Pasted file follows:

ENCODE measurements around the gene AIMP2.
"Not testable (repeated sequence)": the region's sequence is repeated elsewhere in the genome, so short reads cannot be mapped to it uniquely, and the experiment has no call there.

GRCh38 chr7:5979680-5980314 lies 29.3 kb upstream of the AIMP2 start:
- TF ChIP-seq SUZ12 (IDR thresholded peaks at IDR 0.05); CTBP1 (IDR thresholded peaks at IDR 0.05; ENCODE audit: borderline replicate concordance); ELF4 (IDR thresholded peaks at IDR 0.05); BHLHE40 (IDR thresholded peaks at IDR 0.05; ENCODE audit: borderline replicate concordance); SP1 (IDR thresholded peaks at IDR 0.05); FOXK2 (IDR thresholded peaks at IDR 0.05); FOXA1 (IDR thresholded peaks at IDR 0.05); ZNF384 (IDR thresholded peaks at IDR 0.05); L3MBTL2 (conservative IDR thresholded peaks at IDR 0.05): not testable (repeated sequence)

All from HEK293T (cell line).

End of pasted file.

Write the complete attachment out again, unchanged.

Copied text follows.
ENCODE measurements around the gene AIMP2.
"Not testable (repeated sequence)": the region's sequence is repeated elsewhere in the genome, so short reads cannot be mapped to it uniquely, and the experiment has no call there.

GRCh38 chr7:5979680-5980314 lies 29.3 kb upstream of the AIMP2 start:
- TF ChIP-seq SUZ12 (IDR thresholded peaks at IDR 0.05); CTBP1 (IDR thresholded peaks at IDR 0.05; ENCODE audit: borderline replicate concordance); ELF4 (IDR thresholded peaks at IDR 0.05); BHLHE40 (IDR thresholded peaks at IDR 0.05; ENCODE audit: borderline replicate concordance); SP1 (IDR thresholded peaks at IDR 0.05); FOXK2 (IDR thresholded peaks at IDR 0.05); FOXA1 (IDR thresholded peaks at IDR 0.05); ZNF384 (IDR thresholded peaks at IDR 0.05); L3MBTL2 (conservative IDR thresholded peaks at IDR 0.05): not testable (repeated sequence)

All from HEK293T (cell line).